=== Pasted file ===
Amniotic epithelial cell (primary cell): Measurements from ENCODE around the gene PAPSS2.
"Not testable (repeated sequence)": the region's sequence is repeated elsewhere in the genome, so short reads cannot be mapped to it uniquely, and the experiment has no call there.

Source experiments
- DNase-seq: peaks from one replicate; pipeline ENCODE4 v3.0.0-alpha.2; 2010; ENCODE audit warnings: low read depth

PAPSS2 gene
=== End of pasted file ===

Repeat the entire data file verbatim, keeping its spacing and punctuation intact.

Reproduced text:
Amniotic epithelial cell (primary cell): Measurements from ENCODE around the gene PAPSS2.
"Not testable (repeated sequence)": the region's sequence is repeated elsewhere in the genome, so short reads cannot be mapped to it uniquely, and the experiment has no call there.

Source experiments
- DNase-seq: peaks from one replicate; pipeline ENCODE4 v3.0.0-alpha.2; 2010; ENCODE audit warnings: low read depth

PAPSS2 gene